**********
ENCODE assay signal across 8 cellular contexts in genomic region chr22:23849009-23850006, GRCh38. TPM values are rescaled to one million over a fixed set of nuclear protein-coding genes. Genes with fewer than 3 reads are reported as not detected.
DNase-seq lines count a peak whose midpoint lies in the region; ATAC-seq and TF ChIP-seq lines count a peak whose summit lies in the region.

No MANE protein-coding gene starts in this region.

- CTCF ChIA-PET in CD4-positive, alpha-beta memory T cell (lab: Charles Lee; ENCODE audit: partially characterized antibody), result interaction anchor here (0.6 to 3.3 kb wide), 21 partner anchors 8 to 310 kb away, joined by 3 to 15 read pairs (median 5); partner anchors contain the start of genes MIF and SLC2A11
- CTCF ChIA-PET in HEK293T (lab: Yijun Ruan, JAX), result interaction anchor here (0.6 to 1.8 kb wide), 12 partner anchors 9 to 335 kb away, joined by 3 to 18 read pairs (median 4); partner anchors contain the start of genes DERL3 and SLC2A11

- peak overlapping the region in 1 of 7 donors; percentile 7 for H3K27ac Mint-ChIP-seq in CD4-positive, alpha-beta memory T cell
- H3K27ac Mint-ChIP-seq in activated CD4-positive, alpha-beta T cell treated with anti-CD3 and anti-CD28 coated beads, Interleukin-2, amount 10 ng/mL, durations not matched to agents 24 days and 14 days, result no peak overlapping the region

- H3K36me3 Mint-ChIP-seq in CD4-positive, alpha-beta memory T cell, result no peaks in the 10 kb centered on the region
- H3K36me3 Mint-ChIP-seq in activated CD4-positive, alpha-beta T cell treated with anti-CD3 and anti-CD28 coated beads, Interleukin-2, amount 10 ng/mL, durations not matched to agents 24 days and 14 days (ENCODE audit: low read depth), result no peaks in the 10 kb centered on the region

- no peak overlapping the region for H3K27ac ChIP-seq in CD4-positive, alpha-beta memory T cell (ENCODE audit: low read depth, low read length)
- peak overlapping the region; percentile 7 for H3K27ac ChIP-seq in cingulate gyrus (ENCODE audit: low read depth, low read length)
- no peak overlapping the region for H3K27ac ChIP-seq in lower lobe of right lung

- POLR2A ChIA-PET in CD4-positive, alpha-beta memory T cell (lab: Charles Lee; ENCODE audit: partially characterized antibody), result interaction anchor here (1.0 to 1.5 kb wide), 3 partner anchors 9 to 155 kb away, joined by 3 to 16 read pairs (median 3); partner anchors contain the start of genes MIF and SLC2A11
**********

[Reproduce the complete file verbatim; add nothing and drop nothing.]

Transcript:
ENCODE assay signal across 8 cellular contexts in genomic region chr22:23849009-23850006, GRCh38. TPM values are rescaled to one million over a fixed set of nuclear protein-coding genes. Genes with fewer than 3 reads are reported as not detected.
DNase-seq lines count a peak whose midpoint lies in the region; ATAC-seq and TF ChIP-seq lines count a peak whose summit lies in the region.

No MANE protein-coding gene starts in this region.

- CTCF ChIA-PET in CD4-positive, alpha-beta memory T cell (lab: Charles Lee; ENCODE audit: partially characterized antibody), result interaction anchor here (0.6 to 3.3 kb wide), 21 partner anchors 8 to 310 kb away, joined by 3 to 15 read pairs (median 5); partner anchors contain the start of genes MIF and SLC2A11
- CTCF ChIA-PET in HEK293T (lab: Yijun Ruan, JAX), result interaction anchor here (0.6 to 1.8 kb wide), 12 partner anchors 9 to 335 kb away, joined by 3 to 18 read pairs (median 4); partner anchors contain the start of genes DERL3 and SLC2A11

- peak overlapping the region in 1 of 7 donors; percentile 7 for H3K27ac Mint-ChIP-seq in CD4-positive, alpha-beta memory T cell
- H3K27ac Mint-ChIP-seq in activated CD4-positive, alpha-beta T cell treated with anti-CD3 and anti-CD28 coated beads, Interleukin-2, amount 10 ng/mL, durations not matched to agents 24 days and 14 days, result no peak overlapping the region

- H3K36me3 Mint-ChIP-seq in CD4-positive, alpha-beta memory T cell, result no peaks in the 10 kb centered on the region
- H3K36me3 Mint-ChIP-seq in activated CD4-positive, alpha-beta T cell treated with anti-CD3 and anti-CD28 coated beads, Interleukin-2, amount 10 ng/mL, durations not matched to agents 24 days and 14 days (ENCODE audit: low read depth), result no peaks in the 10 kb centered on the region

- no peak overlapping the region for H3K27ac ChIP-seq in CD4-positive, alpha-beta memory T cell (ENCODE audit: low read depth, low read length)
- peak overlapping the region; percentile 7 for H3K27ac ChIP-seq in cingulate gyrus (ENCODE audit: low read depth, low read length)
- no peak overlapping the region for H3K27ac ChIP-seq in lower lobe of right lung

- POLR2A ChIA-PET in CD4-positive, alpha-beta memory T cell (lab: Charles Lee; ENCODE audit: partially characterized antibody), result interaction anchor here (1.0 to 1.5 kb wide), 3 partner anchors 9 to 155 kb away, joined by 3 to 16 read pairs (median 3); partner anchors contain the start of genes MIF and SLC2A11